We won’t try to bat you on the head with the whole “retail is not dead” narrative. After all, it’s been proven time and time again that physical stores are alive and well, and people still love visiting brick-and-mortar shops.
Clearly, there is a ton of value in having a branded physical space — and online companies are increasingly taking note. Online-first companies such as Warby Parker, Away, and Bonobos have decided to set up shop offline and are continuing to expand.
That being said, if you’re a small or medium business, setting up a full-fledged brick-and-mortar store may not be feasible, particularly if you’re on a budget or if you’re unsure of how to implement a brick-and-mortar strategy.
And this is where pop-up stores can be useful. When done right, a pop-up shop can boost your real world cred, help you connect with existing customers, and allow you to get in front of new customers.
Also, since pop-ups are temporary, they’re more cost effective to set up and carry less risk compared to permanent storefronts.
This post will walk you through the ins and outs of pop-up stores. In the following paragraphs, you’ll learn everything from how to budget for your pop-up, to how to market it, and how to measure results. You’ll also see some excellent examples of other brands that have successfully launched pop-up stores.
Let’s get started.
A pop-up shop is a temporary store set up by a brand (usually an ecommerce company but not always). There are several purposes for pop-ups. They include to:
Drive brand awareness,
Test a market or location,
Test a physical retail strategy, and
Engage with customers in a more in-depth way.
The duration of a pop-up store can vary, depending on its purpose and goal. Some pop-ups are only around for a few days, while others stay for two weeks or even months.
How much should you budget for your pop-up? There’s no one-size-fits-all answer to this, as your costs will depend on several factors, from the duration and size of your initiative to your shop’s location and the shopping experience you want to provide.
For instance, a simple pop-up booth in a mall or at an event could cost a couple thousand dollars. Andrew Pearson, the owner of Asia Yogies, says that their pop-up store at a high-end mall in Hong Kong cost them 20,000 HKD ($2,500 US) for four days.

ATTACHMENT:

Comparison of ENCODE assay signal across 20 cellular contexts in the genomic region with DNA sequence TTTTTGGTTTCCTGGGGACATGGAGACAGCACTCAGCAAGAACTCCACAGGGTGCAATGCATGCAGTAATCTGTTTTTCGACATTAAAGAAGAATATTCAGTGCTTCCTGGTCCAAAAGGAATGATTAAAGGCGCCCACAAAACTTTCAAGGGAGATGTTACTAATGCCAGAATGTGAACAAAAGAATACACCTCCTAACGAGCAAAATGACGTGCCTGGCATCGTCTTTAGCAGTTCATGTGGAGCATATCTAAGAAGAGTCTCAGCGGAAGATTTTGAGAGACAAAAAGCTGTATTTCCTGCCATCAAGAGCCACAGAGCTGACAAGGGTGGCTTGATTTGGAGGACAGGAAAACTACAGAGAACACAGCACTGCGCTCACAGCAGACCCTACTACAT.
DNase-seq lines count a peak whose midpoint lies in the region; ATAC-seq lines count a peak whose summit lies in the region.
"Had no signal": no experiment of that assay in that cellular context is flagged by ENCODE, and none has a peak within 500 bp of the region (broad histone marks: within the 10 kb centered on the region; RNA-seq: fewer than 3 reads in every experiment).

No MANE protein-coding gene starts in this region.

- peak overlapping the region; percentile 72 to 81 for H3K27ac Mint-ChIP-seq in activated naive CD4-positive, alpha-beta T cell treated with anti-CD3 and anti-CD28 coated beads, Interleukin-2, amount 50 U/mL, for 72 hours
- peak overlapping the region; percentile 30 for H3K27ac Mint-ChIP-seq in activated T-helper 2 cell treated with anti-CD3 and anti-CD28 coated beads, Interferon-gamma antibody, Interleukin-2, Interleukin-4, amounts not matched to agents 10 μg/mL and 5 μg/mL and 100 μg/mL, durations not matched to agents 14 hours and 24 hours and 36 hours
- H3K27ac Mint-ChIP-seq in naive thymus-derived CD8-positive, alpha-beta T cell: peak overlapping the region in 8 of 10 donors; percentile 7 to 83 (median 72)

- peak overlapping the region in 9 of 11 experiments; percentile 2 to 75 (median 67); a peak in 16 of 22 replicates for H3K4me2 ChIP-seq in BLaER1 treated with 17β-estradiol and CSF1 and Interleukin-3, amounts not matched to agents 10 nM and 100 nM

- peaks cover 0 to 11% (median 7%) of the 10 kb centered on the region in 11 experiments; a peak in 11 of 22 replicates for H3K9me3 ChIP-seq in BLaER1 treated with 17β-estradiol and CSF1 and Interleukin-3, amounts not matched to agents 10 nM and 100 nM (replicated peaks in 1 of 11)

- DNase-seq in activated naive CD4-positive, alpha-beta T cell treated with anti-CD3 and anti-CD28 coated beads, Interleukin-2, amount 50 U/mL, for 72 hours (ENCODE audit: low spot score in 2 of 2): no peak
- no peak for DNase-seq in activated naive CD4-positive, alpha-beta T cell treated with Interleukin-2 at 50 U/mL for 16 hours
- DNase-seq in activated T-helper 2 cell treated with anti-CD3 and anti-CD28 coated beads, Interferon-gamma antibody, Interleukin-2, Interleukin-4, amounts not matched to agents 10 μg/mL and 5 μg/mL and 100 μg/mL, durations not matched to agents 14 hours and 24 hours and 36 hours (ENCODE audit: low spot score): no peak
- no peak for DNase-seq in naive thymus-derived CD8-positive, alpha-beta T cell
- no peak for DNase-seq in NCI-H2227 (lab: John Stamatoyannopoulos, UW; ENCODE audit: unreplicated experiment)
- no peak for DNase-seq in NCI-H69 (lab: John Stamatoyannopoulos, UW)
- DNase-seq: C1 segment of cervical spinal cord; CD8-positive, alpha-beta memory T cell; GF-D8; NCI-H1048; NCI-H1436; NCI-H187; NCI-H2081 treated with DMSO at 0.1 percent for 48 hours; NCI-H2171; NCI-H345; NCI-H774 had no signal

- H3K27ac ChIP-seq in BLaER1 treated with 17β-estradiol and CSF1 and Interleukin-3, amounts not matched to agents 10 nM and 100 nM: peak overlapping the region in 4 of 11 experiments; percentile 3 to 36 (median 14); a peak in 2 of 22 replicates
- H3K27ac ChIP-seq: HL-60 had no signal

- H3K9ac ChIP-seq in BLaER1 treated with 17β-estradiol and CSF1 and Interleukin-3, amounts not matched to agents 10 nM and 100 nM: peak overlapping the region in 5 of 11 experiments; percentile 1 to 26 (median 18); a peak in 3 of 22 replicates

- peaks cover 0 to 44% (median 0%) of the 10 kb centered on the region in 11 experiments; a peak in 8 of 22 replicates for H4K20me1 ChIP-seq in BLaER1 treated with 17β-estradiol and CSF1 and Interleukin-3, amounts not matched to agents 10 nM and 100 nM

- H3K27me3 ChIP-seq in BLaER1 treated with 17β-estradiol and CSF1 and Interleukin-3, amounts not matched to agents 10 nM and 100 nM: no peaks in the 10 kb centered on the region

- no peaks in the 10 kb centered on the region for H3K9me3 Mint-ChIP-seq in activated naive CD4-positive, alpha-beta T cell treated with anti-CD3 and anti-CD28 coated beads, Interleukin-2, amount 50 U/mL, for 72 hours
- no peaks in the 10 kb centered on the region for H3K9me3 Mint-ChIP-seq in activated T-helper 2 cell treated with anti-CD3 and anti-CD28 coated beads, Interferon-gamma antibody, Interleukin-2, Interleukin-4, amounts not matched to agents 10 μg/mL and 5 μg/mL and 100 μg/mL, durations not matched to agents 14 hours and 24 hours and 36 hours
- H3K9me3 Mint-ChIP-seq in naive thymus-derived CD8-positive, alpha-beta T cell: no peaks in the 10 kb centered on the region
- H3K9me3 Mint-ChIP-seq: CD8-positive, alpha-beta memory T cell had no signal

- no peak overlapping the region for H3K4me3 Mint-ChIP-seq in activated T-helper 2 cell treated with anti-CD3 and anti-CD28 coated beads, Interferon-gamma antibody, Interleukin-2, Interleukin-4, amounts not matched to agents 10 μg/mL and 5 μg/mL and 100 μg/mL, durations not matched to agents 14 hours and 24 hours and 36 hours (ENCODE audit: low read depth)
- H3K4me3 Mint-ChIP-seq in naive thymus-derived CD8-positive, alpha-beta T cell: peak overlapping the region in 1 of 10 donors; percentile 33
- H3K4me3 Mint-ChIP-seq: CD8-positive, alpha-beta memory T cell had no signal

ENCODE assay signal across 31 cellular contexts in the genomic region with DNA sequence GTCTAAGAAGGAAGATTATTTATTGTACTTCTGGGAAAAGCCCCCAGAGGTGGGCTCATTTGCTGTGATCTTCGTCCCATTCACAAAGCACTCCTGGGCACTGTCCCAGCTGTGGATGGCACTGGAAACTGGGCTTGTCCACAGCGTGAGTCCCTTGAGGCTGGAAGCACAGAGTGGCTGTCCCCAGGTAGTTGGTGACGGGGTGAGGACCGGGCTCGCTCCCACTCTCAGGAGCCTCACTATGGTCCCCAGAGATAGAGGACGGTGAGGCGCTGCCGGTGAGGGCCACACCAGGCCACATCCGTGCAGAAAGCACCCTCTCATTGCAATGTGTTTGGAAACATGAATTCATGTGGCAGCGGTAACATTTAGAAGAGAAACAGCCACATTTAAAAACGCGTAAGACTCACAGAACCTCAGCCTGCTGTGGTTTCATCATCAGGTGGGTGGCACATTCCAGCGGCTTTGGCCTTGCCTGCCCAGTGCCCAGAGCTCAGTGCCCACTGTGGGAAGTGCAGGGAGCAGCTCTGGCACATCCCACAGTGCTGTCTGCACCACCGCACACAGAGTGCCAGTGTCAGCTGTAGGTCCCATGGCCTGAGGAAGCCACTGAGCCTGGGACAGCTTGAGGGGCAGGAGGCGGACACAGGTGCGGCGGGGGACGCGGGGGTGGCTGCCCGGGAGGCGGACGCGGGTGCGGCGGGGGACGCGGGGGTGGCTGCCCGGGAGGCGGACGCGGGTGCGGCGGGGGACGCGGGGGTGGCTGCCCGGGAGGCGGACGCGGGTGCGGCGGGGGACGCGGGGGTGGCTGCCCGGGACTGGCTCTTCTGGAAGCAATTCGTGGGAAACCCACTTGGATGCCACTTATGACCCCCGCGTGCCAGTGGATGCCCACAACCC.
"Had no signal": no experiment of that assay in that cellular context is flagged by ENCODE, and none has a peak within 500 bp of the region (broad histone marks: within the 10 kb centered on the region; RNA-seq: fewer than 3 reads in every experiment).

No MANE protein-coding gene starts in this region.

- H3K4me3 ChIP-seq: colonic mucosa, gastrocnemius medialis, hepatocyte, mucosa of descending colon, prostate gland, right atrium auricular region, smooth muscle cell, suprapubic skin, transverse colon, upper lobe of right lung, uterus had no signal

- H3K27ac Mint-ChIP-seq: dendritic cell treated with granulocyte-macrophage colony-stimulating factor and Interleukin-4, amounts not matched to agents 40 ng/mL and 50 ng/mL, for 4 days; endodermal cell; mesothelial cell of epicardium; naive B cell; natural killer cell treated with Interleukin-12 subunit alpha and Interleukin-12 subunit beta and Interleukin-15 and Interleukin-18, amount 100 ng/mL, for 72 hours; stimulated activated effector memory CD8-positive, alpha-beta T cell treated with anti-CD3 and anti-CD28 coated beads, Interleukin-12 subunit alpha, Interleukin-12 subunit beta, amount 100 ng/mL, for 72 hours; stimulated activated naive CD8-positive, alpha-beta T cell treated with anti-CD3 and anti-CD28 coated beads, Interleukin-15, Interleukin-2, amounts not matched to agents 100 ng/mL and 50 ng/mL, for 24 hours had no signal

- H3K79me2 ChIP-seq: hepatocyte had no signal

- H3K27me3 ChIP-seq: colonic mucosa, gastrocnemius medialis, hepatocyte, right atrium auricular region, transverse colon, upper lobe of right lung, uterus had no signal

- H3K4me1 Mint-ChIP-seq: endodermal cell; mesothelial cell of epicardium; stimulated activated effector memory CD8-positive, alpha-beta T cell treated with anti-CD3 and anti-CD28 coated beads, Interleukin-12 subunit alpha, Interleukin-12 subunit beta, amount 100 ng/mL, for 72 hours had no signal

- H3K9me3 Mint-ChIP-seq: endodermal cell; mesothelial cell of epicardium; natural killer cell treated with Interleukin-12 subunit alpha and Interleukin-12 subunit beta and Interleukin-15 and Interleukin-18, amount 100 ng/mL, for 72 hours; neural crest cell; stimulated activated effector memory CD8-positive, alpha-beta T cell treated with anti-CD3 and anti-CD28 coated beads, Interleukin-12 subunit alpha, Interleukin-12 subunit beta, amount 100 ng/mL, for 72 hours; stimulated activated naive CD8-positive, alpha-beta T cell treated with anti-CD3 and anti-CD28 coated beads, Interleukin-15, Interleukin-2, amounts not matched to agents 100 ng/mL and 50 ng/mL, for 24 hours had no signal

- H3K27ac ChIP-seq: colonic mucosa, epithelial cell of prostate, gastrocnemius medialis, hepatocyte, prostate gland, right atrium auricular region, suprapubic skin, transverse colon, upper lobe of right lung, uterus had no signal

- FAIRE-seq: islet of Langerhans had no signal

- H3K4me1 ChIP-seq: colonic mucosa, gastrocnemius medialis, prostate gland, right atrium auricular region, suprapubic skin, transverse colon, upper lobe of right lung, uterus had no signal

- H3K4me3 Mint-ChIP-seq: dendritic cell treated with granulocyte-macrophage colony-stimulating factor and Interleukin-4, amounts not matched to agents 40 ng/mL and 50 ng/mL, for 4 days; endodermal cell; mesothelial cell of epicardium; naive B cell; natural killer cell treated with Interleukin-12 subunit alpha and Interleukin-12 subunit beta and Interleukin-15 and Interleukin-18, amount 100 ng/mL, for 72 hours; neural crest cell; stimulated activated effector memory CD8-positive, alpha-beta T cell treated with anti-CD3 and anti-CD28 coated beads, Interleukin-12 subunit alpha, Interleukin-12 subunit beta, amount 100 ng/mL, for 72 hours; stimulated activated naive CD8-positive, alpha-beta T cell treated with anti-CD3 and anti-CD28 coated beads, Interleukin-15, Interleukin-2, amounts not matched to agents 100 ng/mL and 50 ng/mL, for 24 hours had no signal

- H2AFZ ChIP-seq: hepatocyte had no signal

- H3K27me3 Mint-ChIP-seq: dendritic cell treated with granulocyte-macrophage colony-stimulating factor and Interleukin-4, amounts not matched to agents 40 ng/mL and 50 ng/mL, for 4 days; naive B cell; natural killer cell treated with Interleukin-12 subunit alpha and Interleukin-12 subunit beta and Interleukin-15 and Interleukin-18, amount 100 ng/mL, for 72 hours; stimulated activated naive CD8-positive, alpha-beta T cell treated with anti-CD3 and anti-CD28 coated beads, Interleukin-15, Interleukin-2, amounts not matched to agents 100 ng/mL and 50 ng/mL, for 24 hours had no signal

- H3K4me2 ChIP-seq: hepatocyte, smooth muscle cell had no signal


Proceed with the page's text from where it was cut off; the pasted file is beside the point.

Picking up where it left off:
But the case will be entirely different for large standalone stores in prime locations, which could cost tens of thousands of dollars, if not more.
Here are some of the things to think about when budgeting for your pop-up shop:
Real estate will be one of your biggest and most important expenses, so it’s something you should think about early on. The main factors that will affect your leasing costs are the size of the space and location that it’s in.
Think about how you want your store to be designed and built. How will you utilize the pop-up space? What activities are you planning to run? How do you want guests to feel?
Depending on your budget and resources, you can choose to answer these questions internally or hire a design/architecture firm to help.
Whatever the case, there will be costs involved, so budget your internal time and resources or get a quote from a third party who can help design your pop-up for you.
Once you have your concept mapped out, you need to bring it to life through your boutique’s fixtures and other design elements. Think: lighting, furniture, shelves, displays, and more.
Consider the fixtures you need and the quantities for each item, then calculate the costs. For example:
Lights…………………………………..$50 x 3
Branded window and wall decals…..$15 x 10
POP displays………………………….$500 x 1
Instagram wall……………..…….……$200 x 1
Next, iron out your staffing costs. How many employees should be in your store and for how long? Calculating this should be pretty straightforward. Simply list how many people you need in your location, along with the rates that you’re paying them and duration of their shifts. Then, do the math.
For instance, if you’re paying Amanda Sellmore a rate of $17 an hour and you’ll need her for three 8-hour days, then the cost of hiring Amanda will be $408. Now, do that for the rest of your pop-up’s staff and you’ll have a solid idea of how much to budget for your store’s staffing needs.
Next, you need to think about the costs associated with setting up, running, and maintaining your pop-up. These costs will vary, depending on the type of store you have and what your needs are, but generally speaking, you can expect the following costs:
Internet and phone line
Finally, you’ll need to budget for marketing costs. How will you get the word out? What channels will you use and how much are you willing to spend? The best way to figure all this out is to get organized. Determine the channels through which you want to market your business and list the budget for each one.
Facebook and Instagram ads………….$1,000
Are pop-up shops worth the investment? For many brands, they are. Let’s break down some of the benefits of setting up shop offline.
One of the downsides of running an online-only business is that you miss out on valuable facetime with shoppers. While communication channels like email, live chat, and social media have come a long way, nothing can replace real-life interactions with the people who are keeping you in business: your customers.